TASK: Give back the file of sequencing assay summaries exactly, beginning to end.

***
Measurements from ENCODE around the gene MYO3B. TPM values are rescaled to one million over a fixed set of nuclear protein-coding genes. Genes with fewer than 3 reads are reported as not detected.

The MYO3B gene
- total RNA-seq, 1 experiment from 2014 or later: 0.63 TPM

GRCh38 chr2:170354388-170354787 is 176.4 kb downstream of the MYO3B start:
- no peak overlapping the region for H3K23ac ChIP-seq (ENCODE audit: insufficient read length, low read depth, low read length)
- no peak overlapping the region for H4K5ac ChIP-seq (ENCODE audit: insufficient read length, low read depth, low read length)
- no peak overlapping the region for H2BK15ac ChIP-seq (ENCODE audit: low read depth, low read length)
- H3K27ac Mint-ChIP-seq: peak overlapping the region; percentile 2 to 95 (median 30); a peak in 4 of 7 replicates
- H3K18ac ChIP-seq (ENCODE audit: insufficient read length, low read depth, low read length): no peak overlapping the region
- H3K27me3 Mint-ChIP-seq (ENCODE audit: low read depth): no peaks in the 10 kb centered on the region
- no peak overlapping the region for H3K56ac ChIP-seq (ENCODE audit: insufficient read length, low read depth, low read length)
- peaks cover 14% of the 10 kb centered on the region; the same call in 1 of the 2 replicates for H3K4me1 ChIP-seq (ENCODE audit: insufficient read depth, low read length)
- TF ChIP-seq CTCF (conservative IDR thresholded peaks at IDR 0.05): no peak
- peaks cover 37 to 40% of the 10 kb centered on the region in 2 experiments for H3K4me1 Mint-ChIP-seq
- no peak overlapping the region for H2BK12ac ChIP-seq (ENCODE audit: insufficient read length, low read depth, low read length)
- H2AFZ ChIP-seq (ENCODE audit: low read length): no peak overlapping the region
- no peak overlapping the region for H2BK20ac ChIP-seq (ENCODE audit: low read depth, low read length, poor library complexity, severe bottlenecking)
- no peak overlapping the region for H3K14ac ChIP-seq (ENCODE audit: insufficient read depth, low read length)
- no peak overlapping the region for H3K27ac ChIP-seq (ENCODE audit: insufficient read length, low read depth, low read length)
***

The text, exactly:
Measurements from ENCODE around the gene MYO3B. TPM values are rescaled to one million over a fixed set of nuclear protein-coding genes. Genes with fewer than 3 reads are reported as not detected.

The MYO3B gene
- total RNA-seq, 1 experiment from 2014 or later: 0.63 TPM

GRCh38 chr2:170354388-170354787 is 176.4 kb downstream of the MYO3B start:
- no peak overlapping the region for H3K23ac ChIP-seq (ENCODE audit: insufficient read length, low read depth, low read length)
- no peak overlapping the region for H4K5ac ChIP-seq (ENCODE audit: insufficient read length, low read depth, low read length)
- no peak overlapping the region for H2BK15ac ChIP-seq (ENCODE audit: low read depth, low read length)
- H3K27ac Mint-ChIP-seq: peak overlapping the region; percentile 2 to 95 (median 30); a peak in 4 of 7 replicates
- H3K18ac ChIP-seq (ENCODE audit: insufficient read length, low read depth, low read length): no peak overlapping the region
- H3K27me3 Mint-ChIP-seq (ENCODE audit: low read depth): no peaks in the 10 kb centered on the region
- no peak overlapping the region for H3K56ac ChIP-seq (ENCODE audit: insufficient read length, low read depth, low read length)
- peaks cover 14% of the 10 kb centered on the region; the same call in 1 of the 2 replicates for H3K4me1 ChIP-seq (ENCODE audit: insufficient read depth, low read length)
- TF ChIP-seq CTCF (conservative IDR thresholded peaks at IDR 0.05): no peak
- peaks cover 37 to 40% of the 10 kb centered on the region in 2 experiments for H3K4me1 Mint-ChIP-seq
- no peak overlapping the region for H2BK12ac ChIP-seq (ENCODE audit: insufficient read length, low read depth, low read length)
- H2AFZ ChIP-seq (ENCODE audit: low read length): no peak overlapping the region
- no peak overlapping the region for H2BK20ac ChIP-seq (ENCODE audit: low read depth, low read length, poor library complexity, severe bottlenecking)
- no peak overlapping the region for H3K14ac ChIP-seq (ENCODE audit: insufficient read depth, low read length)
- no peak overlapping the region for H3K27ac ChIP-seq (ENCODE audit: insufficient read length, low read depth, low read length)